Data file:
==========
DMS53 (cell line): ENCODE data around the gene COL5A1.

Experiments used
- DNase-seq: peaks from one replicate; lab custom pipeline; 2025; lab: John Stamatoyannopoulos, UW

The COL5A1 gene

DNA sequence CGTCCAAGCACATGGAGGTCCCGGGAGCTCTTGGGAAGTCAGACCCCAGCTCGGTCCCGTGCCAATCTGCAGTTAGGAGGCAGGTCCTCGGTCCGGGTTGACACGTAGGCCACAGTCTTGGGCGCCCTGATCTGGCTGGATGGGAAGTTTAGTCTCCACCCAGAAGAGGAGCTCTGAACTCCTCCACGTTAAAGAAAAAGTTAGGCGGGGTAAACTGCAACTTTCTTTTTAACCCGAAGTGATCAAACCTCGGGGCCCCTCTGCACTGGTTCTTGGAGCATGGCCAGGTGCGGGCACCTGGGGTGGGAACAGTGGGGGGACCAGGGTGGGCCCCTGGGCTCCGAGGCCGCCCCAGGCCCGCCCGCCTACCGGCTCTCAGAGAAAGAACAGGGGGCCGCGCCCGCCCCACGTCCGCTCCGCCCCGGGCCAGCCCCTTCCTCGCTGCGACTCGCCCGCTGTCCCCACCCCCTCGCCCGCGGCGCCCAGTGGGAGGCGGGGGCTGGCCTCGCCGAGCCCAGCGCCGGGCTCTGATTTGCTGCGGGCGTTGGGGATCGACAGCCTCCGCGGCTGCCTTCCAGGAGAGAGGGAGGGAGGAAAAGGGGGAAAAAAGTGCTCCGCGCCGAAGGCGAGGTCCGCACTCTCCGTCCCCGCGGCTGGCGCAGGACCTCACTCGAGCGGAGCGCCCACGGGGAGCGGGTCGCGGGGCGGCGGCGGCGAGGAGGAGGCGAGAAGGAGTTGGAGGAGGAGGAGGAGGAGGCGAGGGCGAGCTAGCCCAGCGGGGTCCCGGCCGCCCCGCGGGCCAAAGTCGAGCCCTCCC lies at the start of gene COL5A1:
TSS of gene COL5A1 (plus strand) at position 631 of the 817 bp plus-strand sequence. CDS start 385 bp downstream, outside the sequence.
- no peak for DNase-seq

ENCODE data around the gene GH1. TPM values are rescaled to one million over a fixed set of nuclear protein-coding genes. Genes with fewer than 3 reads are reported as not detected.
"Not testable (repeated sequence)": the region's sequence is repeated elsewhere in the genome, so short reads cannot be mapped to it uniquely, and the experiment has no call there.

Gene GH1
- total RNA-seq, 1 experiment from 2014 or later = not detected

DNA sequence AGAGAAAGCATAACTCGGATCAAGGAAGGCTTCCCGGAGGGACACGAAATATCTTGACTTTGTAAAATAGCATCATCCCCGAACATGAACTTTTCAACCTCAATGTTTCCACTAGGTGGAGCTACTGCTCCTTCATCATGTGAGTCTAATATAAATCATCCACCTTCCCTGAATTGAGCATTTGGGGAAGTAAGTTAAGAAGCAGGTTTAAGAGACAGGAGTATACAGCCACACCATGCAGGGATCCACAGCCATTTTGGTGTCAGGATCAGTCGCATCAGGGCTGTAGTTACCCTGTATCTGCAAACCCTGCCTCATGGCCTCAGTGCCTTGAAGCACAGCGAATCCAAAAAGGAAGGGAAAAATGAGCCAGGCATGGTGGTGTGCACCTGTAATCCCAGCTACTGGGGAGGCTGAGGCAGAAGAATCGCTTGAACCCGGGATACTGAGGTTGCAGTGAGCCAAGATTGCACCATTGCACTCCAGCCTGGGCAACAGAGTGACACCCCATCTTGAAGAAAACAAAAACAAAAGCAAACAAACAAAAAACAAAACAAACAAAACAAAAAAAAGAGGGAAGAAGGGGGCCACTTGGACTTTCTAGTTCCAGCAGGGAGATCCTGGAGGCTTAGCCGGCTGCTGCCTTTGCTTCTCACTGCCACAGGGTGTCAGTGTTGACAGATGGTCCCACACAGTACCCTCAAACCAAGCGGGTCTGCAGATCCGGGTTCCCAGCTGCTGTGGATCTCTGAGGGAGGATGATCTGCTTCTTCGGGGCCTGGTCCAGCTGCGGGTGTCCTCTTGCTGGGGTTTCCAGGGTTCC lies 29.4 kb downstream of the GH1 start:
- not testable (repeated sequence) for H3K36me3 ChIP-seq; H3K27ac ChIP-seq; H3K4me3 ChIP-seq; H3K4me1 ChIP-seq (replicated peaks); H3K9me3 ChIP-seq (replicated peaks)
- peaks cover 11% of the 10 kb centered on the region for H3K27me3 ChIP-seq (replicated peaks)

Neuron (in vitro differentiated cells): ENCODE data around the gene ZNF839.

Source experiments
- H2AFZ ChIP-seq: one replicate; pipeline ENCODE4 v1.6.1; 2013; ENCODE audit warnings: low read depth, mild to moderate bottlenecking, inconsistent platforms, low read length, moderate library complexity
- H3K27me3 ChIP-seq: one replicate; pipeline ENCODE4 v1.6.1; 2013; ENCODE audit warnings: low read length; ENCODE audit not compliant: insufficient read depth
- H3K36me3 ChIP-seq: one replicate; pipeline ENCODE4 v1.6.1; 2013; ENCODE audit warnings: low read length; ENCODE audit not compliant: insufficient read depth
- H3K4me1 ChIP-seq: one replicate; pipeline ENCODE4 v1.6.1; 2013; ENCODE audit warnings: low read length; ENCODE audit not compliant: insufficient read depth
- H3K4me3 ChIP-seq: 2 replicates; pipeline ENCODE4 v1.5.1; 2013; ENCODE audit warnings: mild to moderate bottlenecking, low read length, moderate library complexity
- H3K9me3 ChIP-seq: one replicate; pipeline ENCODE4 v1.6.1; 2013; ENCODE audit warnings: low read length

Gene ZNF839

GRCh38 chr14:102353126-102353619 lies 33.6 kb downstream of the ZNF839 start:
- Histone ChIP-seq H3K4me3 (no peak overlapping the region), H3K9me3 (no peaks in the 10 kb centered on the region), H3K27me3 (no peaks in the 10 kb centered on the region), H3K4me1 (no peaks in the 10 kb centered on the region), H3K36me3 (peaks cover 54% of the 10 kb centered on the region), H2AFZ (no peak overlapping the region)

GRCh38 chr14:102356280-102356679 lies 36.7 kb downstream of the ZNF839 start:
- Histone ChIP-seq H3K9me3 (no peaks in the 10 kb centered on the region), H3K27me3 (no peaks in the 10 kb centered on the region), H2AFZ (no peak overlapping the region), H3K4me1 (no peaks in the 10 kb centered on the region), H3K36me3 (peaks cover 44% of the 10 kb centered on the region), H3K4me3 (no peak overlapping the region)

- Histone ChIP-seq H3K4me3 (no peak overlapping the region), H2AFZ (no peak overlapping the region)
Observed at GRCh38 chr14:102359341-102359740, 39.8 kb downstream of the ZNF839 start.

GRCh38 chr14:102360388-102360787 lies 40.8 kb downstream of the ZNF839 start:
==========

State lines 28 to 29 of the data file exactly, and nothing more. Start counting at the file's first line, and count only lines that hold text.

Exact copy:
- Histone ChIP-seq H3K4me3 (no peak overlapping the region), H2AFZ (no peak overlapping the region)
Observed at GRCh38 chr14:102359341-102359740, 39.8 kb downstream of the ZNF839 start.